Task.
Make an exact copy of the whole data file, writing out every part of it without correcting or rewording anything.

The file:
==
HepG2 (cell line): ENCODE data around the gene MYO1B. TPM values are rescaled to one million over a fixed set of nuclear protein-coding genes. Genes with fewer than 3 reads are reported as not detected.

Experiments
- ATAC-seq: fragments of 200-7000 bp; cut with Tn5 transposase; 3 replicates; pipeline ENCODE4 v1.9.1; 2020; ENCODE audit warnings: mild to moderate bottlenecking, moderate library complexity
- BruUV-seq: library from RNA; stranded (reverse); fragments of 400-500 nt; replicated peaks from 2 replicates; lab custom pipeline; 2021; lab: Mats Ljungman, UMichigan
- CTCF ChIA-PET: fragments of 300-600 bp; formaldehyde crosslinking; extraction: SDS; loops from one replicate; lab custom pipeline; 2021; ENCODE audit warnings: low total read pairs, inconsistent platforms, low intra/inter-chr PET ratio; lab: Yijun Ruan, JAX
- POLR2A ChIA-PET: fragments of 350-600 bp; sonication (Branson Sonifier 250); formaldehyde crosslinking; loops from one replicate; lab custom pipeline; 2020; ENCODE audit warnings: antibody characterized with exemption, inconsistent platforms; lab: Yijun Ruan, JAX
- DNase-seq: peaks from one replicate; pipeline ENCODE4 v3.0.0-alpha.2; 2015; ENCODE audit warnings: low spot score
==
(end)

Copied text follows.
HepG2 (cell line): ENCODE data around the gene MYO1B. TPM values are rescaled to one million over a fixed set of nuclear protein-coding genes. Genes with fewer than 3 reads are reported as not detected.

Experiments
- ATAC-seq: fragments of 200-7000 bp; cut with Tn5 transposase; 3 replicates; pipeline ENCODE4 v1.9.1; 2020; ENCODE audit warnings: mild to moderate bottlenecking, moderate library complexity
- BruUV-seq: library from RNA; stranded (reverse); fragments of 400-500 nt; replicated peaks from 2 replicates; lab custom pipeline; 2021; lab: Mats Ljungman, UMichigan
- CTCF ChIA-PET: fragments of 300-600 bp; formaldehyde crosslinking; extraction: SDS; loops from one replicate; lab custom pipeline; 2021; ENCODE audit warnings: low total read pairs, inconsistent platforms, low intra/inter-chr PET ratio; lab: Yijun Ruan, JAX
- POLR2A ChIA-PET: fragments of 350-600 bp; sonication (Branson Sonifier 250); formaldehyde crosslinking; loops from one replicate; lab custom pipeline; 2020; ENCODE audit warnings: antibody characterized with exemption, inconsistent platforms; lab: Yijun Ruan, JAX
- DNase-seq: peaks from one replicate; pipeline ENCODE4 v3.0.0-alpha.2; 2015; ENCODE audit warnings: low spot score